Douglas and Sars shone in Rebel Óg finals but minor issue causing major concern in clubs across the county

GAA imposed an U17 cut-off for minor competitions but didn't factor in what the next step would be for the average club player
Douglas and Sars shone in Rebel Óg finals but minor issue causing major concern in clubs across the county

Sarsfields' Ruairi Hurley is tackled by Glen Rover's Eoghan O'Sullivan during the Rebel Óg Premier 1 Minor Challenge Cup final at Páirc Uí Rinn. Picture: Eddie O'Hare

DOUGLAS and Sarsfields lifted the top-level minor hurling trophies at Páirc Uí Rinn on Monday night.

Douglas, unbeaten beforehand, had too much power, pace, skill and firepower for Midleton in the Premier 1 Championship final.

With Charlie Lucas and Ronan Dooley menacing corner-forwards, Cathal Hallahan and Joe Hartnett offering an aerial outlet, Fionnan Barry play-making from centre-forward and Christopher O’Keeffe and Luis Fogarty delivering quality ball, the city side created, and took, chances throughout.

Eoin O’Flynn anchored a watertight Douglas defence and the reward was the club’s second P1 minor hurling victory and first since Shane Kingston shot them to glory in 2015. For good measure, they can complete a remarkable double this Monday when they face Valley Rovers, who ran them very close in the hurling semi-final, in a repeat of last year’s U16 football final which Douglas won.

Michael O'Mahony, chairman Rebel Óg, presents Douglas' captain James O'Callaghan-Maher with the Premier 1 Hurling trophy. Picture: Eddie O'Hare
Michael O'Mahony, chairman Rebel Óg, presents Douglas' captain James O'Callaghan-Maher with the Premier 1 Hurling trophy. Picture: Eddie O'Hare

Sarsfields, disappointed to miss out on the top four, were in control against Glen Rovers in the shield. Stephen Lynam, MVP in last season’s primary final, was the Glen’s main attacking threat but Sars had better balance, Barry O’Flynn, John Leddy and Darragh O’Connor all contributing heavily on the scoreboard.

The games were lopsided but that didn’t take from the quality on show from all four teams, helped by referees Niall O’Neill and Shane Scanlon letting them flow as much as possible.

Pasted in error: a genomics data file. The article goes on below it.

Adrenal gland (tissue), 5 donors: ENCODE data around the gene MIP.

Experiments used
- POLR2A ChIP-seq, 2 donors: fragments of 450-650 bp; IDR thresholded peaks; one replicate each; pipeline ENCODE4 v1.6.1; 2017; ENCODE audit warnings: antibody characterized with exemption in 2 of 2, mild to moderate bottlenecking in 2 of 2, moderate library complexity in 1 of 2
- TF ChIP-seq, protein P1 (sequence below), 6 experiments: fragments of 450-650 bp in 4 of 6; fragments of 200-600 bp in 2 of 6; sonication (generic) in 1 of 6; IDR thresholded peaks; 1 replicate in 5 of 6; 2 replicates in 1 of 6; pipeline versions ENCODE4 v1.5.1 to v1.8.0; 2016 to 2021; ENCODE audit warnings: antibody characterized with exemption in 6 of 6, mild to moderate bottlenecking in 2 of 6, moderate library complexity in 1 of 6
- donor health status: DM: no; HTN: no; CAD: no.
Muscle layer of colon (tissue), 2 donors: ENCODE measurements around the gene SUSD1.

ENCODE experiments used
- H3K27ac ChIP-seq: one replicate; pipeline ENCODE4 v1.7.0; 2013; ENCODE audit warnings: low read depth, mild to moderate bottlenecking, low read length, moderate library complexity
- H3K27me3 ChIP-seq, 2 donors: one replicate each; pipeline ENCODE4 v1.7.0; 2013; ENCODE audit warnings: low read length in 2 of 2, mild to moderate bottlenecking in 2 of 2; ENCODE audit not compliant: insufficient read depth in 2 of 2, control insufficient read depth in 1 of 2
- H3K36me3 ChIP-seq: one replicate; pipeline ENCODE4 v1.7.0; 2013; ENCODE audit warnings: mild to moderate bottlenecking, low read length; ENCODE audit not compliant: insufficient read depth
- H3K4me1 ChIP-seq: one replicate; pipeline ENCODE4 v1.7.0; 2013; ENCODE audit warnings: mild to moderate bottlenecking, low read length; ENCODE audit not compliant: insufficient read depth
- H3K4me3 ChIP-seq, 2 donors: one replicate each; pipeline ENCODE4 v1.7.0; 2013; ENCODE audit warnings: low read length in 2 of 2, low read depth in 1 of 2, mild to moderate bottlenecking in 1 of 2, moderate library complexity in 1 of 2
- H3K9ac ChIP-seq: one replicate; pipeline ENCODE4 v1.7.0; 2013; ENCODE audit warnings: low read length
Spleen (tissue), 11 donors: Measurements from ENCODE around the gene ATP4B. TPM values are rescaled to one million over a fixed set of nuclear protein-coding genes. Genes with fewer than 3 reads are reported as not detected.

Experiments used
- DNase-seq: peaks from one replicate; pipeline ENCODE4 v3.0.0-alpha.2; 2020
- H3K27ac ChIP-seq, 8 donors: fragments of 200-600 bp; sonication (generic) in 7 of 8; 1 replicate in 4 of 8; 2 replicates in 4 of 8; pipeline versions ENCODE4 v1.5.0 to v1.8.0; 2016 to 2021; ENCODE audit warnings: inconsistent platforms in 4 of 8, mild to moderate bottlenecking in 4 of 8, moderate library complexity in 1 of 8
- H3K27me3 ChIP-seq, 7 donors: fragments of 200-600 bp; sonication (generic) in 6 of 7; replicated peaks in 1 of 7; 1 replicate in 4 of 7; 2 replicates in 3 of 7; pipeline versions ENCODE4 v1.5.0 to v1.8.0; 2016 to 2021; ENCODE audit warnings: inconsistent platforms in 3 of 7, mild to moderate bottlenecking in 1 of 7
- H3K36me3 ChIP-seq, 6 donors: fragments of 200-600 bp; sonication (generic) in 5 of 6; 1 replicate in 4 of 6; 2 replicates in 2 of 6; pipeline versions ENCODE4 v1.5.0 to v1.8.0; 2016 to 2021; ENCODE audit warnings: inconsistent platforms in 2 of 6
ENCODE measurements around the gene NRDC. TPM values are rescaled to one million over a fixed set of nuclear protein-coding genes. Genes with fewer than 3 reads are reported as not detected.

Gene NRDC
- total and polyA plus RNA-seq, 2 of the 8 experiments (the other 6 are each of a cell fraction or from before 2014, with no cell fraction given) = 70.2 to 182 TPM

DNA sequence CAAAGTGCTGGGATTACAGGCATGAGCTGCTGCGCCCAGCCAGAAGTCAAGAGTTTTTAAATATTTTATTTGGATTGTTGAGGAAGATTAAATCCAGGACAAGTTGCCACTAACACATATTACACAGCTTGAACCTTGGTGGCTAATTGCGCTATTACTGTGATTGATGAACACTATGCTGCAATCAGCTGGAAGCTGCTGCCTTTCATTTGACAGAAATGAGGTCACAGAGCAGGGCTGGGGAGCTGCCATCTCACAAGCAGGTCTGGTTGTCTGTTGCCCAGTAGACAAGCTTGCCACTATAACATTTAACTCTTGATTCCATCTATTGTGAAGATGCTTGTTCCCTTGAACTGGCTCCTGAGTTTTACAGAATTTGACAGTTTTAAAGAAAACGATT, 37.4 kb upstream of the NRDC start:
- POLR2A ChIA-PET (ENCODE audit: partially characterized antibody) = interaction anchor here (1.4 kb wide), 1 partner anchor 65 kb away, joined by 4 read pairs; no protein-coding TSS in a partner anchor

FALLOUT

The huge issue at minor this season isn’t the on-the-field action, it’s the fallout from the GAA’s reckless decision to drop the age at the grade from U18 to U17.

The move was made to decouple senior and underage fixtures, allowing a proper master plan to be put in place. While no one would question that benefit, the change didn’t account for how young GAA players were supposed to stay engaged with the sport coming out of U17, a period when the majority of them have just gone into fifth year in secondary school.

As predicted at the start of 2021 when counties were forced by GAA headquarters to go to U17 minor, stop-gap U19 competitions didn’t provide a meaningful programme of games. In Cork, they were run off on a knockout basis but a host of walkovers, including the Glen conceding their P1 hurling semi-final to Valleys.

The most gifted, the likes of the Barrs’ Ben O’Connor and William Buckley, have adapted to adult GAA without any issue. The problem is that the rest, who can’t bridge the gap from U17 to adult, don’t feel there is anything left for them.

The GAA was supposed to resolve the situation with a special congress this winter but instead have shoved it onto next year at annual congress. 

A cop-out if ever there was one.

More in this section

Sponsored Content

Echo 130Echo 130

Echo WISA

Read all about the monthly winner’s and more.
Click Here

EL_music

Podcast: 1000 Cork songs 
Singer/songwriter Jimmy Crowley talks to John Dolan

Listen Here

Add Echolive.ie to your home screen - easy access to Cork news, views, sport and more